2011 (English)Doctoral thesis, comprehensive summary (Other academic)
Abstract [en]

Heavy-duty diesel truck engines are routinely idled at standstill to provide cab heating or air conditioning, and in addition to supply electricity to comfort units such as radio and TV. Idling is an inefficient and unfavorable process resulting in increased fuel consumption, increased emissions, shortened engine life, impaired driver rest and health, and elevated noise. Hydrogen-fueled, polymer-electrolyte fuel-cell auxiliary power unit (PEFC-APU) as a silent external power supply, working independently of the main engine, is proposed as viable solution for better fuel economy and abatement of idling emissions. In a diesel PEFC-APU, the hydrogen storage problem is circumvented as hydrogen can be generated onboard from diesel by using a catalytic reformer. In order to make catalytic diesel PEFC-APU systems viable for commercialization research is still needed. Two key areas are the development of reforming catalyst and reformer design, which both are the scope of this thesis. For diesel-reforming catalysts, low loadings of Rh and RhPt alloys have proven to exhibit excellent reforming and hydrogen selectivity properties. For the development of a stable reforming catalyst, more studies have to be conducted in order to find suitable promoters and support materials to optimize and sustain the long-term performance of the Rh catalyst. The next step will be full-scale tests carried out at realistic operating conditions in order to fully comprehend the overall reforming process and to validate promising Rh catalysts. This thesis can be divided into two parts; the first part addresses the development of catalysts in the form of washcoated cordierite monoliths for autothermal reforming (ATR) of diesel. A variety of catalyst compositions were developed containing Rh or RhPt as active metals, CeO2, La2O3, MgO, Y2O3 as promoters and Al2O3, CeO2-ZrO2, SiO2 and TiO2 as support materials. The catalysts were tested in a bench-scale reactor and characterized by using N2-BET, XRD, H2 chemisorption, H2-TPR, O2-TPO, XPS and TEM analyses. The second part addresses the development and testing of full-scale reformers at various realistic operating conditions using promising Rh catalysts.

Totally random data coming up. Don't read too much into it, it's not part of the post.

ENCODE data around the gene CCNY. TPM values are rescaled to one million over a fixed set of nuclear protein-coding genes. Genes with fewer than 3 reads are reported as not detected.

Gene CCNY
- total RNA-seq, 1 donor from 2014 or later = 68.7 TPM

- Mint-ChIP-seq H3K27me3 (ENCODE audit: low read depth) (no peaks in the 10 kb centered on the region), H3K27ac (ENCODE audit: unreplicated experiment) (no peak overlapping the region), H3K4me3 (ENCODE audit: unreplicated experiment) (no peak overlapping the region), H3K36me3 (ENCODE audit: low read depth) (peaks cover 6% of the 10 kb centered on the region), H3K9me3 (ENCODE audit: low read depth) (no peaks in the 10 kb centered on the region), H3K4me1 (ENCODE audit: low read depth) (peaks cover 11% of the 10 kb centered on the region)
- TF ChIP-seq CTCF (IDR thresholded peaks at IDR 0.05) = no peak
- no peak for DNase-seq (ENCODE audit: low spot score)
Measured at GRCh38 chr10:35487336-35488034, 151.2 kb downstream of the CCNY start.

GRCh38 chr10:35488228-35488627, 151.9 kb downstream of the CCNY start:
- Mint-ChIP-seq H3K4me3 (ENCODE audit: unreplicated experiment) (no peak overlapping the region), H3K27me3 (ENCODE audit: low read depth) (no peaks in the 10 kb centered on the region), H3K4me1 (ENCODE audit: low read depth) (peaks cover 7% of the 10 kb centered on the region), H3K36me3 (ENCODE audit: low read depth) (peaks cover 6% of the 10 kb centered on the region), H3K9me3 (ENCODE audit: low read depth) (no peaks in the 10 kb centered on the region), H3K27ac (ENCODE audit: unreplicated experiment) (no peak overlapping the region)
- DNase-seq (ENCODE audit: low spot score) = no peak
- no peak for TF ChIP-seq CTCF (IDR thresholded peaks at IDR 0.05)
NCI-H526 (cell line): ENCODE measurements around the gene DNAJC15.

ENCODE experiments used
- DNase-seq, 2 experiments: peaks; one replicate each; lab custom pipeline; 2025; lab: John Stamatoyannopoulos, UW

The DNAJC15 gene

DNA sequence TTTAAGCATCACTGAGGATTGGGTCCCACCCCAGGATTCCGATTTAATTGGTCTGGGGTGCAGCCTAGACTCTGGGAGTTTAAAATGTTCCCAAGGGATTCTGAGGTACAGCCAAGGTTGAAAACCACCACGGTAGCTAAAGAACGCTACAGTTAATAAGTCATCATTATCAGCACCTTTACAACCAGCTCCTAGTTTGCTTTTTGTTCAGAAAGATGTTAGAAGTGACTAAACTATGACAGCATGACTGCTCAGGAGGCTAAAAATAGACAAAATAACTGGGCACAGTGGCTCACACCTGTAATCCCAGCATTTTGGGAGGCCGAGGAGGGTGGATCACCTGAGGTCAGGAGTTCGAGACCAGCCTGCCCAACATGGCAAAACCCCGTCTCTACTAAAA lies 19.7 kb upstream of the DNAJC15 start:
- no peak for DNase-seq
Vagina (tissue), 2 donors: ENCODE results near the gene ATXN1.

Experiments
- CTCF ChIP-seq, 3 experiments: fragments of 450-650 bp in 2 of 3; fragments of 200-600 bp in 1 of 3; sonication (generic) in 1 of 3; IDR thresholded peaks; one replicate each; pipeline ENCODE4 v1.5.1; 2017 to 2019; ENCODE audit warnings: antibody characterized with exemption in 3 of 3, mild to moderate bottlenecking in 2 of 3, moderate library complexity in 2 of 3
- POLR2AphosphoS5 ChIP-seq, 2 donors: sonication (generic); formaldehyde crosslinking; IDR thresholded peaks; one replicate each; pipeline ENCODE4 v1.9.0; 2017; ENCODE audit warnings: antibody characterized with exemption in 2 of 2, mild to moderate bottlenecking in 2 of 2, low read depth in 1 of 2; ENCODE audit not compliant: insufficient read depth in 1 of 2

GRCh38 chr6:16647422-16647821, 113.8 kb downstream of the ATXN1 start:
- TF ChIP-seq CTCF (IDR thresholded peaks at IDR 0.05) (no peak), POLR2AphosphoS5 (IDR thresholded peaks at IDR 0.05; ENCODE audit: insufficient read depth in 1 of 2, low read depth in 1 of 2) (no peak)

The thesis shows that a variety of Rh on alumina catalysts was successfully tested for ATR of diesel (Papers I-IV). Also, zone-coating, meaning adding two washcoats on specific parts of the monolith, was found to have beneficial effects on the ATR catalyst performance (Paper II). In addition, RhPt supported on CeO2-ZrO2 was found to be one of the most active and promising catalyst candidates for ATR of diesel. The superior performance may be attributed to higher reducibility of RhiOx species and greater dispersion of Rh and Pt on the support (Paper IV). Finally, two full-scale diesel reformers were successfully developed and proven capable of providing high fuel conversion and hydrogen production from commercial diesel over selected Rh catalysts (Papers II-III, V-VI).

Place, publisher, year, edition, pages
Stockholm: KTH Royal Institute of Technology, 2011. x, 81 p.
Trita-CHE-Report, ISSN 1654-1081 ; 2011:28
Autothermal reforming, auxiliary power unit, BET, chemisorption, diesel, fuel cell, hydrogen, monolith, reforming catalyst, reformer design, Rh, RhPt alloy, TEM, TPO, TPR, XRD, XPS, zone coating
National Category
Chemical Engineering
urn:nbn:se:kth:diva-32647 (URN)978-91-7415-945-5 (ISBN)
Public defence
2011-04-29, KTH - Sal F3, Lindstedtsvägen 26, Stockholm, 10:00 (English)
QC 20110418Available from: 2011-04-18 Created: 2011-04-18 Last updated: 2011-04-18Bibliographically approved